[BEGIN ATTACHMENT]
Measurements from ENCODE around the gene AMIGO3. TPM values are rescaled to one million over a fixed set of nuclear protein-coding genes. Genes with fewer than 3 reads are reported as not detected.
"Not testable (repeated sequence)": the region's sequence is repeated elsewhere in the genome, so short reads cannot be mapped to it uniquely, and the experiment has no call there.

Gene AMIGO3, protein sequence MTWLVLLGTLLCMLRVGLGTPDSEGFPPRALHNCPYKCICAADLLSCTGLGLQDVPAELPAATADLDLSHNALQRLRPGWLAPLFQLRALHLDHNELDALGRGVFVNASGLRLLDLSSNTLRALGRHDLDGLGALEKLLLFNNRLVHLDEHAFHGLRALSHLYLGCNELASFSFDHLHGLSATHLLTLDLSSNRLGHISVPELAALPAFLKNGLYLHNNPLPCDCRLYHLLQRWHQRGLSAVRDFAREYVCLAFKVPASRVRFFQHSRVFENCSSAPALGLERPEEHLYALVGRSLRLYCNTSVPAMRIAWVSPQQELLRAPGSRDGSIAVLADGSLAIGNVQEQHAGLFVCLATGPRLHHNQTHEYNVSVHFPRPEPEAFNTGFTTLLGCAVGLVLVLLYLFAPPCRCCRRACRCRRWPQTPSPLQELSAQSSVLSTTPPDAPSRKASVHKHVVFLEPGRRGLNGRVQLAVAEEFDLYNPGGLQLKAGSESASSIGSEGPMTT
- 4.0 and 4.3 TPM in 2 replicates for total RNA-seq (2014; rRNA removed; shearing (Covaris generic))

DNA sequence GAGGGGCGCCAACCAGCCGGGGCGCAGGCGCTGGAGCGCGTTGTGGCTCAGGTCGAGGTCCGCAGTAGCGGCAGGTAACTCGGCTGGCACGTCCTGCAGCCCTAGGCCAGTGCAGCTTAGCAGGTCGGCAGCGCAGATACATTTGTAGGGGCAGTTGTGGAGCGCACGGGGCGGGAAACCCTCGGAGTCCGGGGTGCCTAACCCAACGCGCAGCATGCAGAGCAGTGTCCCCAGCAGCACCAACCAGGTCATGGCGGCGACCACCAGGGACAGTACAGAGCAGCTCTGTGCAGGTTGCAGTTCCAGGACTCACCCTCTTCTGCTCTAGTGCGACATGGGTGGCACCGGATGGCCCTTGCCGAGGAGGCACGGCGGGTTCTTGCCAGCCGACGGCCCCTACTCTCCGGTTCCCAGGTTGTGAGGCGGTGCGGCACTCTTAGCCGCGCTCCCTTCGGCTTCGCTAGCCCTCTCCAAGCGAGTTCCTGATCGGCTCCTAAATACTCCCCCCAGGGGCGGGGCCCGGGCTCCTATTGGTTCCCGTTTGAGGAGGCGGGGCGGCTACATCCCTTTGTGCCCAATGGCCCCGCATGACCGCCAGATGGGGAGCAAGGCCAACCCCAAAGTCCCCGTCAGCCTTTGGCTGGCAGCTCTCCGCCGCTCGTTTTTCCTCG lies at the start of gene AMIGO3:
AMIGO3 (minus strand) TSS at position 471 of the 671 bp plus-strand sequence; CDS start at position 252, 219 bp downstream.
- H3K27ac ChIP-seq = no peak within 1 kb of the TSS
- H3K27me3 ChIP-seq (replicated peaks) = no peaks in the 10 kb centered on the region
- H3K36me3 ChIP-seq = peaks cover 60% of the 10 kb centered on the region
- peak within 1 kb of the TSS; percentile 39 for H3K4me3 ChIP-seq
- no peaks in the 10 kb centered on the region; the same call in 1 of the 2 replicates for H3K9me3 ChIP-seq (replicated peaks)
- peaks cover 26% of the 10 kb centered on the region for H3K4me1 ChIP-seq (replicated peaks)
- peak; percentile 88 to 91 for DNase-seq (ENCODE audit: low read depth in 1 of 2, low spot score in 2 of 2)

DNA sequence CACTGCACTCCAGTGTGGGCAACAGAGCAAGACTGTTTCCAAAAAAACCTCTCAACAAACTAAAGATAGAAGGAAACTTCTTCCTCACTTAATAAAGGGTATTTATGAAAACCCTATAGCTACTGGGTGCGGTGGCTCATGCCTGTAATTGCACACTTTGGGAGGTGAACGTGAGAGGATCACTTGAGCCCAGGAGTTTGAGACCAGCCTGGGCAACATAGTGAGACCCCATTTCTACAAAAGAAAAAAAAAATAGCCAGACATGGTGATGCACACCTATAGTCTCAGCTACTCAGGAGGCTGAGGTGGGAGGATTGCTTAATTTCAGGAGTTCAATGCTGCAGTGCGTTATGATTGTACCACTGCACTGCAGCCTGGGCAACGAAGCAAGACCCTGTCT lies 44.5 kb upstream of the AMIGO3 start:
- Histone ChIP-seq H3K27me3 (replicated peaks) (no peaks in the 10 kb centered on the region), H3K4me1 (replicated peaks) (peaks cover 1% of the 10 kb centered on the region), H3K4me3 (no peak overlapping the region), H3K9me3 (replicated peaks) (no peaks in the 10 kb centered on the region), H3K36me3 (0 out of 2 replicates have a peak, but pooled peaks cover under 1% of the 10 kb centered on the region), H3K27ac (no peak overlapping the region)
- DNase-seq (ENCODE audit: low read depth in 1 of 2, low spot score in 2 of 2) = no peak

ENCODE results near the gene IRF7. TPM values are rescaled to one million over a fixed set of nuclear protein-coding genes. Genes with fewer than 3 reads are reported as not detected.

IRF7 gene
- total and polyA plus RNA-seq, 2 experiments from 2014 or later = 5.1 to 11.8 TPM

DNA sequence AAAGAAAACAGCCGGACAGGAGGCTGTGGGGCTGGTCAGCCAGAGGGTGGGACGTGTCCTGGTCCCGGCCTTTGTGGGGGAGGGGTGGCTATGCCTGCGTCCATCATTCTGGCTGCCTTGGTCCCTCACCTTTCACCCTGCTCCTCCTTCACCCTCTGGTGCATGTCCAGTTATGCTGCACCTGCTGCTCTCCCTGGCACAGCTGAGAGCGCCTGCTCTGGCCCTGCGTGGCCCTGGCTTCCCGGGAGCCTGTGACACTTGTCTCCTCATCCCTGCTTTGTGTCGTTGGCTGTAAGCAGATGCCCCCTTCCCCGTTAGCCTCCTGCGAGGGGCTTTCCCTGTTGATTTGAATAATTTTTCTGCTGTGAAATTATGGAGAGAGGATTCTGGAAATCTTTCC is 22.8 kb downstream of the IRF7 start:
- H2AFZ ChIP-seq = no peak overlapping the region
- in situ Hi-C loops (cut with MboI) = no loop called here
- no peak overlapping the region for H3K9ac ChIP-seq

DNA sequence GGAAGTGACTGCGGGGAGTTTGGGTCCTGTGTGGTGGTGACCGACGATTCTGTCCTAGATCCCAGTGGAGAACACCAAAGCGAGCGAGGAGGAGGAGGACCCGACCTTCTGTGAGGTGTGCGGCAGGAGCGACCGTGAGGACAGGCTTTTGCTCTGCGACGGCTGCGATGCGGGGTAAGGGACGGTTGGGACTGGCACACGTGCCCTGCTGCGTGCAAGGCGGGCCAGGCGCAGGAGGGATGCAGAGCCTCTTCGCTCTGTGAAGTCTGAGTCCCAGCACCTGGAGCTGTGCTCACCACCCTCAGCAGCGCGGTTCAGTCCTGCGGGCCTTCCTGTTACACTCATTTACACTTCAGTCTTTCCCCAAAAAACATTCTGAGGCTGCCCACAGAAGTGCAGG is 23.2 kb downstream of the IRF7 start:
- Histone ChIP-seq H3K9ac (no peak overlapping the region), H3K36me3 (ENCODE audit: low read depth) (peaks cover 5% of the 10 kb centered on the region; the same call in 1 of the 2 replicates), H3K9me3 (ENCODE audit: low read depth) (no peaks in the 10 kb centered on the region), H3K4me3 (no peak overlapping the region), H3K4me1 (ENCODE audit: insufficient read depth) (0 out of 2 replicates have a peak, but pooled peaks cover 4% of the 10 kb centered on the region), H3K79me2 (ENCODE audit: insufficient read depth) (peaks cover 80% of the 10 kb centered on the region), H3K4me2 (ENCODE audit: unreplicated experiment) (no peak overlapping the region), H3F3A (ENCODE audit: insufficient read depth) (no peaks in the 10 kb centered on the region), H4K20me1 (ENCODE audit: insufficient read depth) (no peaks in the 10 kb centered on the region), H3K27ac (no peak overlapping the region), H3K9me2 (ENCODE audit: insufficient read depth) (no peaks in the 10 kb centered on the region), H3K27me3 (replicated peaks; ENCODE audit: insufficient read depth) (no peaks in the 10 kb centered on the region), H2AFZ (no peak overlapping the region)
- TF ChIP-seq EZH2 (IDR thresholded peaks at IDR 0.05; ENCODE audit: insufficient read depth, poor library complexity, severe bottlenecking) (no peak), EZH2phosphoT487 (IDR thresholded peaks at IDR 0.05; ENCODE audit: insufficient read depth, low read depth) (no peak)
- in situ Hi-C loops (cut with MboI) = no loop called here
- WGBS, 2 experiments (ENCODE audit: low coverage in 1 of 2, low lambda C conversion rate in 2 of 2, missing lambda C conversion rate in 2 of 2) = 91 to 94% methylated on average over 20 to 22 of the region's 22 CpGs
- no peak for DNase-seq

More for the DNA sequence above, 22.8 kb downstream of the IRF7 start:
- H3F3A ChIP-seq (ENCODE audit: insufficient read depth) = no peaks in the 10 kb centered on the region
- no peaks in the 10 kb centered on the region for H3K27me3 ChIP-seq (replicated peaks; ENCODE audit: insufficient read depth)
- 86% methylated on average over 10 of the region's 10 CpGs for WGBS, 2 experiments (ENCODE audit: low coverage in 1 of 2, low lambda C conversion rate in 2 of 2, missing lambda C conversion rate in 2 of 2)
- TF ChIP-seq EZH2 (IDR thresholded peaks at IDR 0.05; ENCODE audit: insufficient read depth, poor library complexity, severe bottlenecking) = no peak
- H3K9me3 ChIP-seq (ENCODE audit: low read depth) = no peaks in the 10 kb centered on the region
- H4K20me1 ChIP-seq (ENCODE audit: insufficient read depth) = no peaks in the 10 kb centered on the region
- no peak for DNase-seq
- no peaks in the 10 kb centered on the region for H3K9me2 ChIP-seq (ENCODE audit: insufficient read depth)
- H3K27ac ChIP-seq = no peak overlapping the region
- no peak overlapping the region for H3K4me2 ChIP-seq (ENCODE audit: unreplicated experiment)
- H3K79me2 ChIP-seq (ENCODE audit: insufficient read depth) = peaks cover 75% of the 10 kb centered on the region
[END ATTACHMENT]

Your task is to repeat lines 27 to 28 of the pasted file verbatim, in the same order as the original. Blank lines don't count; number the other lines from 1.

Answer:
- in situ Hi-C loops (cut with MboI) = no loop called here
- WGBS, 2 experiments (ENCODE audit: low coverage in 1 of 2, low lambda C conversion rate in 2 of 2, missing lambda C conversion rate in 2 of 2) = 91 to 94% methylated on average over 20 to 22 of the region's 22 CpGs